“The view is great from the top!” it is often said. But it can also be pretty good from the foothills—with a bit less of the vertigo and sense of acute danger. So where are we today? The summit ridge or base camp? Many argue that nine years into a bull market we must be at the top. We disagree. While this is undoubtedly a long expansion and we believe that the U.S. economy is now in late cycle, we see few signs from either economic or financial market data that suggest we’re close to the peak. Of course, late cycle demands greater vigilance—just as ascending a headwall requires greater skill and diligence than a gentle walk in the hills—but objectively, today’s economy is supportive of further upside for asset markets.
Over the last 12 months, we have witnessed the best period of coordinated, above-trend global growth in almost a decade. Prevailing U.S. data on jobs, housing, confidence and business activity remain buoyant. Globally, the synchronous pickup in activity is pushing up trade data and looks set to accrue further to corporate earnings over the next year. Leading indicators suggest this pattern will continue in the first half of 2018. Yet the constructive economic backdrop is not without risks, and the greatest of these, in our view, would be an abrupt shift in today’s accommodative policy environment.
Central to whether this risk materializes is the path of inflation. We expect U.S. inflation to normalize, but see few risks of it rising meaningfully above the 2% target of the Federal Reserve (Fed)—a highly price-elastic shale oil supply, a relatively flat Phillips curve and the disinflationary effect of technology all limit the upside to inflation. In turn, our central case for monetary policy is that the Fed tightens in line with what it has communicated: a little more than is currently priced, but a lot less than would constitute a sharp tightening of policy. The same is true for most other central banks as policymakers globally focus less on the interplay between jobs and inflation, and more on the balancing act of maintaining financial stability while avoiding asset bubbles.
The economic and policy environment underpins a pro-risk tilt in our multi-asset portfolios, while the maturing cycle and sensitivity to monetary conditions reinforce a preference for a broad diversification of risk across more liquid markets. At this stage in the cycle, we see clear benefits from global diversification, as well as improving alpha opportunities—from both active asset allocation and security selection. Stocks are more positively geared to economic growth than credit, whose tight spread levels introduce some asymmetry to the risk-reward calculus. Nevertheless, although we expect rates to rise modestly, we still believe that a balanced portfolio of stocks and bonds will provide the best outcome—if equities are our crampons and axes, allowing returns to climb further, then bonds are our ropes and harnesses, essential to save us from a nasty slip.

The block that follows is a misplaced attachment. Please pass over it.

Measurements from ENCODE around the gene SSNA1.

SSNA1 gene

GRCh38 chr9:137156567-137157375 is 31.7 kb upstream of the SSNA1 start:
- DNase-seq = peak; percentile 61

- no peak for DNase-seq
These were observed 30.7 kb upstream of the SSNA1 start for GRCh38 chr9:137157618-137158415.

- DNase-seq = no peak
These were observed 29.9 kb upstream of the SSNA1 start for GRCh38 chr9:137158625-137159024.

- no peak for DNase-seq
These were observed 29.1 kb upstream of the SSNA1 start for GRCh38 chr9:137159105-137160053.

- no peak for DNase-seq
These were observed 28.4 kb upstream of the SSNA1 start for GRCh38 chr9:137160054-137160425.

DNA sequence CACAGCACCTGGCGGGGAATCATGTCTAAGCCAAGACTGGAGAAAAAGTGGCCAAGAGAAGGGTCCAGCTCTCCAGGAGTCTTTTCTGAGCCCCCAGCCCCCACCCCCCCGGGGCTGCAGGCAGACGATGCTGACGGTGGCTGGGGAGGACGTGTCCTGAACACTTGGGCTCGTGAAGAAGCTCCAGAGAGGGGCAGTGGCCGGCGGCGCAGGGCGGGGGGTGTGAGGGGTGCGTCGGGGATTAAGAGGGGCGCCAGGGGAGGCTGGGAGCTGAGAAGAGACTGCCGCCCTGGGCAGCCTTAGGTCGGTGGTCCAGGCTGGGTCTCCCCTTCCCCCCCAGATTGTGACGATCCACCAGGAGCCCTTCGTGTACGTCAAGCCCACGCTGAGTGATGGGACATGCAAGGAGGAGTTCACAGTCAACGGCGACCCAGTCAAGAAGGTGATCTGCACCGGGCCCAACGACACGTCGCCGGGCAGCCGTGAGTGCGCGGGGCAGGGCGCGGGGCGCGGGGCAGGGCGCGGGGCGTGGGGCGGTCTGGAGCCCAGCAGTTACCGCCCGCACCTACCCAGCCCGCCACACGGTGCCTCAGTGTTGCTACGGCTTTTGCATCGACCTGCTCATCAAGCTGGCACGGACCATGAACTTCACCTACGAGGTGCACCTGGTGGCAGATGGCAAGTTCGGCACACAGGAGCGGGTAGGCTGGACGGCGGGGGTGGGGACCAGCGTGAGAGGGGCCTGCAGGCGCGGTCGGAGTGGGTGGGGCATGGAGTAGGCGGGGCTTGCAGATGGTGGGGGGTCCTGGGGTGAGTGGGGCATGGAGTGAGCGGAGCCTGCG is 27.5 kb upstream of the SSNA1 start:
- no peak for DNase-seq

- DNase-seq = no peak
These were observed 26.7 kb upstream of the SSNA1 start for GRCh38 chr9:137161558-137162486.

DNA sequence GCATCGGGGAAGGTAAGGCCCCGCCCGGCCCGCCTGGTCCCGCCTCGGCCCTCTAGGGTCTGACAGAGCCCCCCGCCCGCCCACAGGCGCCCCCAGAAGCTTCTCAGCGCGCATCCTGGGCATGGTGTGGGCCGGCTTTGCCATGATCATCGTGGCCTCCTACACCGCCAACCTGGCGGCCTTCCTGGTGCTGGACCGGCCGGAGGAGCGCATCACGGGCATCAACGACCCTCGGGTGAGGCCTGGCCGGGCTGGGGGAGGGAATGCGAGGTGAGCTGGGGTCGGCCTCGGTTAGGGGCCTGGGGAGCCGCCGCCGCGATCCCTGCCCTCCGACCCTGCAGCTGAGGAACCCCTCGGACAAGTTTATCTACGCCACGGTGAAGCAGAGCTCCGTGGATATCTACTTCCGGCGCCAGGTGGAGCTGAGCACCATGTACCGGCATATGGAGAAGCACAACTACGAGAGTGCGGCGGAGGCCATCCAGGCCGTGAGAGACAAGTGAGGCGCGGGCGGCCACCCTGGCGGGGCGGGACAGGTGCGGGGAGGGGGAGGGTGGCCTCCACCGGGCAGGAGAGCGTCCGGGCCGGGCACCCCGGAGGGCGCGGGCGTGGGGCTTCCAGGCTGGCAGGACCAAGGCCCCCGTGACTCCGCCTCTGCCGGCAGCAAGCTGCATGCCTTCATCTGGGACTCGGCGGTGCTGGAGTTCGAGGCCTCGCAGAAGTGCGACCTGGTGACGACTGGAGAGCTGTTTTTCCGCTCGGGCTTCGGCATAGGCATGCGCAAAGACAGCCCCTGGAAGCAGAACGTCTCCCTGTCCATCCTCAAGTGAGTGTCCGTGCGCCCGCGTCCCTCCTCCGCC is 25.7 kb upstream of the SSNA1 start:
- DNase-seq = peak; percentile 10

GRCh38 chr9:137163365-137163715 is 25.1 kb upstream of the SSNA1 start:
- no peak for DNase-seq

Within our portfolios we remain moderately overweight (OW) equities; neutral credit, real estate and commodities; and slightly underweight (UW) duration. We favor a broad spread of risk across equity regions, but at the margin our order of preference is Japan and emerging markets ahead of the U.S. and Europe, with the UK and Australia our least preferred regions. We have trimmed U.S. high yield (HY) to neutral, reflecting our view that spreads are unlikely to tighten further and that equities offer a better risk-reward profile. We prefer U.S. Treasuries to German Bunds, as we expect the change in yields to be both gradual and quite similar, which means that the carry available from U.S. bonds is attractive relative to many other sovereigns. Overall, our portfolio attempts to balance a pro-growth view with the reality of a late-cycle environment.
The greatest risk for investors in navigating the maturing cycle may be exiting too soon. Historically, late-cycle equity returns are often significant and the opportunity cost of missing out can more than offset a drawdown that might be subsequently avoided. Running risk in this environment requires careful scrutiny of prevailing data, with particular attention to any turn in policy direction and any excesses building in positioning or sentiment. But something investors and armchair mountaineers alike might reflect on is that while summits may look sharp and jagged, up close they’re often much larger and flatter than they appear from afar. Most of all, both planting the flag at the top and a safe descent are of equal importance in a successful expedition.
KEY THEMES AND THEIR IMPLICATIONS
Source: J.P. Morgan Asset Management Multi-Asset Solutions; data as of December 2017. For illustrative purposes only.
ACTIVE ALLOCATION VIEWS
These asset class views apply to a 12- to 18- month horizon. Up/down arrows indicate a positive () or negative () change in view since the prior quarterly Strategy Summit. These views should not be construed as a recommended portfolio. This summary of our individual asset class views indicates strength of conviction and relative preferences across a broad-based range of assets, but is independent of portfolio construction considerations.
Source: J.P. Morgan Asset Management Multi-Asset Solutions; assessments are made using data and information up to December 2017. For illustrative purposes only.
Diversification does not guarantee investment returns and does not eliminate the risk of loss. Diversification among investment options and asset classes may help to reduce overall volatility.